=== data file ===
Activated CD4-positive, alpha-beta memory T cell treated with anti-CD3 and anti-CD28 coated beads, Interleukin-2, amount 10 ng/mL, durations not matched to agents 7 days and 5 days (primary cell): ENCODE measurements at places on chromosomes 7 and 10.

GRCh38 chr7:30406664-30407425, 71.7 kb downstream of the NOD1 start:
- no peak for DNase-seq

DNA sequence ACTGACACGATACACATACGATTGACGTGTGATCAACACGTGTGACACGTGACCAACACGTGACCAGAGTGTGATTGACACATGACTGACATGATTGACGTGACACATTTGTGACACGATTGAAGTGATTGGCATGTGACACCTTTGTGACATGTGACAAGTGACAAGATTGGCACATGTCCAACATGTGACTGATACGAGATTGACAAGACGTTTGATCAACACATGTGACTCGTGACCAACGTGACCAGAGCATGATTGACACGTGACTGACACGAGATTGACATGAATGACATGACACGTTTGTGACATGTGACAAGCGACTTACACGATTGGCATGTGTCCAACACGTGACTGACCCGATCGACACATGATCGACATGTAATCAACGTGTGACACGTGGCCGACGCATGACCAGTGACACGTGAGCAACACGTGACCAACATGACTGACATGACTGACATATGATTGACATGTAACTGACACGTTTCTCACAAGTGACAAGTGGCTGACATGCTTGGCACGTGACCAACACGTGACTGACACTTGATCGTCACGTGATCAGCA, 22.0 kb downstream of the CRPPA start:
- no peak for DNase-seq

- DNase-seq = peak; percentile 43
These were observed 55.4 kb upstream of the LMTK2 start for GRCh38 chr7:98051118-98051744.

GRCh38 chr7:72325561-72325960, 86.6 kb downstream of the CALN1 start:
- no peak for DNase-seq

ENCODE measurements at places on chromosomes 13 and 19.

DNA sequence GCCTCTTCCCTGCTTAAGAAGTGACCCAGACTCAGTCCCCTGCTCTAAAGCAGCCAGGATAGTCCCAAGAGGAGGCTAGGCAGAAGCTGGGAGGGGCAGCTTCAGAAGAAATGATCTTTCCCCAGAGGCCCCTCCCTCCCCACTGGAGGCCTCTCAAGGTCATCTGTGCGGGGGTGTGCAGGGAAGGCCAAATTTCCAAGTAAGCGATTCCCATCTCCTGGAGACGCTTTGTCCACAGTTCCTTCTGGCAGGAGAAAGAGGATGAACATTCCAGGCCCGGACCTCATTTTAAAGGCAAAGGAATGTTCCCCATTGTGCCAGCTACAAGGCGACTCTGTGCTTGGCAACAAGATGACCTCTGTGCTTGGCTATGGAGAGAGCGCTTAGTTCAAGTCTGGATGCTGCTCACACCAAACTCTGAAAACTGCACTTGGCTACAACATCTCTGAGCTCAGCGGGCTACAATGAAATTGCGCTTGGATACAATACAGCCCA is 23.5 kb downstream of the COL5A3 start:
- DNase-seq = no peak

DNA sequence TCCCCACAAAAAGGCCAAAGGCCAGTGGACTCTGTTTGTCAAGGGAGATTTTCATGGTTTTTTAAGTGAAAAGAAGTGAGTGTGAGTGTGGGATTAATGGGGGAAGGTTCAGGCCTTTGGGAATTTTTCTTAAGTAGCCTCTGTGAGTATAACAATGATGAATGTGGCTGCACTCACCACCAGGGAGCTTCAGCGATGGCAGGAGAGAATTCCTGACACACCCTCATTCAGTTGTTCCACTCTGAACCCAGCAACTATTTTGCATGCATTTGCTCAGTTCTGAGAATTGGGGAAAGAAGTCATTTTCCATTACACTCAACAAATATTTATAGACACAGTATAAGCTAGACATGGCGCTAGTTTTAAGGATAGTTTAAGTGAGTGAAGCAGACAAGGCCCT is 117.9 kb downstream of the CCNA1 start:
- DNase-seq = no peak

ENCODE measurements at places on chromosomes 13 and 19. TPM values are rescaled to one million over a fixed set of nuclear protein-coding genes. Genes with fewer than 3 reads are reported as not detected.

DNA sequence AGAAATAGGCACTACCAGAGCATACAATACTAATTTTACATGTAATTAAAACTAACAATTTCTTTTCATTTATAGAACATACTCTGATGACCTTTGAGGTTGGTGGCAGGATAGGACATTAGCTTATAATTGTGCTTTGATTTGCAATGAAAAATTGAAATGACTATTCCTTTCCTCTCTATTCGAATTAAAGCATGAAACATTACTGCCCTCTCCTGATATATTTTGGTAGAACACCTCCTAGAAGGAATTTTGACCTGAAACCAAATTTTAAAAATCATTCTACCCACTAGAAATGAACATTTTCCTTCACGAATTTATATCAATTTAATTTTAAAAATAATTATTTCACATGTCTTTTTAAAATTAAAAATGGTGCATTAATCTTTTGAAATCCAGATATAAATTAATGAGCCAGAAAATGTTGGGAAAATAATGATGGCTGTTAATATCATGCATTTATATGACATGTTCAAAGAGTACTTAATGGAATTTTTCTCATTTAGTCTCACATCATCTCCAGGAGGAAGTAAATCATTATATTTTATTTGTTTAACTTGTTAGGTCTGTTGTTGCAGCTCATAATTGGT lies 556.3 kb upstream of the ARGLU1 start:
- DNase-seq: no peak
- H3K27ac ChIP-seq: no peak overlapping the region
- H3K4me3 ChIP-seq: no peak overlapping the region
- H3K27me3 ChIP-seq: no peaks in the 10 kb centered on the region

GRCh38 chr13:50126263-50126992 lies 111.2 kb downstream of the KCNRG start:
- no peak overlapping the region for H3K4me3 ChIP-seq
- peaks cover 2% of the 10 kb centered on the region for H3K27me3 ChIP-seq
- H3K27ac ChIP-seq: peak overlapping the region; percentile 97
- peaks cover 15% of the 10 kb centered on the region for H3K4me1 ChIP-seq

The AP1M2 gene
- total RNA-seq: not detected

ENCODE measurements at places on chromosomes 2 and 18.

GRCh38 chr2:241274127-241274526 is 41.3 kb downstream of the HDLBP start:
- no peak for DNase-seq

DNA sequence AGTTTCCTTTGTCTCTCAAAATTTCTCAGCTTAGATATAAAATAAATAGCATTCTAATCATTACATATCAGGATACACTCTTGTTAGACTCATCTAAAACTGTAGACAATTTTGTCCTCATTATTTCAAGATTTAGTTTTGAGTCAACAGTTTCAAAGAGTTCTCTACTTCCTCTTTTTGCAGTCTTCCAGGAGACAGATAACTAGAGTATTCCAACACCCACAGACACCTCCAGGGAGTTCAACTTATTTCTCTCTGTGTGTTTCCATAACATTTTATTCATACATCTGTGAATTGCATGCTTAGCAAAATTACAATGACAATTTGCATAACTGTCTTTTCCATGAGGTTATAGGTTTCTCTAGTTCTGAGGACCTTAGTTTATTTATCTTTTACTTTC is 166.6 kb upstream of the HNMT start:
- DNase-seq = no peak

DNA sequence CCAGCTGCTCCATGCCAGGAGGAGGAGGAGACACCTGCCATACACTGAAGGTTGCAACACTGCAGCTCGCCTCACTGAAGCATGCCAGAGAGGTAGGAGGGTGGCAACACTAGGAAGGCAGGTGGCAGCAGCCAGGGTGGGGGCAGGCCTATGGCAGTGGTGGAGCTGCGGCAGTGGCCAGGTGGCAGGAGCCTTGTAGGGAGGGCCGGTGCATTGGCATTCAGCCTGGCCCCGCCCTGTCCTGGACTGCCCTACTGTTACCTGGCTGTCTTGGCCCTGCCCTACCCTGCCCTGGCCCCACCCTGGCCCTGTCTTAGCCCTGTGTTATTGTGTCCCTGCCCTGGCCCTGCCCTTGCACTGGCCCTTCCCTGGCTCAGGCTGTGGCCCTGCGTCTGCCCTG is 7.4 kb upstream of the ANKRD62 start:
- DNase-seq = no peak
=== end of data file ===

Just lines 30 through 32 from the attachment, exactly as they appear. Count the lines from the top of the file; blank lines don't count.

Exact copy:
- no peak for DNase-seq

DNA sequence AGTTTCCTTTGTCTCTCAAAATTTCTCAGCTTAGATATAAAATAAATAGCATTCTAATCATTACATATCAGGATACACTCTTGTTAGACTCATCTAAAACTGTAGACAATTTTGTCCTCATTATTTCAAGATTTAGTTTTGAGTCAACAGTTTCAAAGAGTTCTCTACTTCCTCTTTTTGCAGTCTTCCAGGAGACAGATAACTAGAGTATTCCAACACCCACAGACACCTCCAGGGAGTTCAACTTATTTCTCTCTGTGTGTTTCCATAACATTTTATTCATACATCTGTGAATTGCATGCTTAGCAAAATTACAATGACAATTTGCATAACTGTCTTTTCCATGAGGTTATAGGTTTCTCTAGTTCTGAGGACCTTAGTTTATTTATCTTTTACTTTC is 166.6 kb upstream of the HNMT start:
- DNase-seq = no peak